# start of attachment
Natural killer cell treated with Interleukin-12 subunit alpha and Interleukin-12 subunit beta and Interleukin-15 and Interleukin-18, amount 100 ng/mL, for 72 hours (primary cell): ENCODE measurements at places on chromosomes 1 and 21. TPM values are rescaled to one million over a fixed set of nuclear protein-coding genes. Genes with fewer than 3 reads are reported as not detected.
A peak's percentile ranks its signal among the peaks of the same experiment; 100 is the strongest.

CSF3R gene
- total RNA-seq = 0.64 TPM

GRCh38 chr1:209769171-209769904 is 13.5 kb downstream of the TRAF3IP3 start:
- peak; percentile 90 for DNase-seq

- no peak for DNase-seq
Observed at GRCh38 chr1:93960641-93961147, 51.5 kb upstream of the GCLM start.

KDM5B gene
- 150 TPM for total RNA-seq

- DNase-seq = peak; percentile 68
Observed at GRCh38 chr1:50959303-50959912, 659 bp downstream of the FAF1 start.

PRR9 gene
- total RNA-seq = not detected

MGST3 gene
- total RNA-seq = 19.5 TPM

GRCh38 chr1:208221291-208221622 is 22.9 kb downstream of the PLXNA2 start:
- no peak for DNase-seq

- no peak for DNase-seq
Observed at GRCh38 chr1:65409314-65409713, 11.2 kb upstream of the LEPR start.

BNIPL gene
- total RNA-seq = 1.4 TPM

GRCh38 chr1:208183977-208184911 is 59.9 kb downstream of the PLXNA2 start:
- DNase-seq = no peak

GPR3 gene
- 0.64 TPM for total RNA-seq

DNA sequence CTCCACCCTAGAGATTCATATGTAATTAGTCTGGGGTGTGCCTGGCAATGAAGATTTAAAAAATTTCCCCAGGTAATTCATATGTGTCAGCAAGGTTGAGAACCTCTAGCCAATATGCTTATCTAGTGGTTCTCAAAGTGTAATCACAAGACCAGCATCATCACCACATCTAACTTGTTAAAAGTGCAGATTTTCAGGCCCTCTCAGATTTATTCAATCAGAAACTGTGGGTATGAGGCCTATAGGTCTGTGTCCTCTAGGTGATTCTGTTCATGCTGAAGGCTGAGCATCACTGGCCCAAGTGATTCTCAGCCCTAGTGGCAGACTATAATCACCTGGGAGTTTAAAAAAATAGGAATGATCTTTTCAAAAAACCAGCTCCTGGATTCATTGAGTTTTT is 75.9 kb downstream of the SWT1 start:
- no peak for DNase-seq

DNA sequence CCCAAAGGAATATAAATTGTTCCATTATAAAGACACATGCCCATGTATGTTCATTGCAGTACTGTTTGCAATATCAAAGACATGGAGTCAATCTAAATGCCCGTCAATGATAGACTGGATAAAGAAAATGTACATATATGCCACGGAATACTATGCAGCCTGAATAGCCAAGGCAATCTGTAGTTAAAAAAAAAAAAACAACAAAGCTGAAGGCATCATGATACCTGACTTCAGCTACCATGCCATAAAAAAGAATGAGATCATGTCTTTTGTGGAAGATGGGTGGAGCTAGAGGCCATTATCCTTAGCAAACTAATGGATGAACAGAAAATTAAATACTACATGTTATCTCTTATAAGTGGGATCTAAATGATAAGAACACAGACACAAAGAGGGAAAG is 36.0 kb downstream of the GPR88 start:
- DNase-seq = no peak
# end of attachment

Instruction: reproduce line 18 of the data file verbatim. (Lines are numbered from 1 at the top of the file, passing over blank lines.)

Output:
- no peak for DNase-seq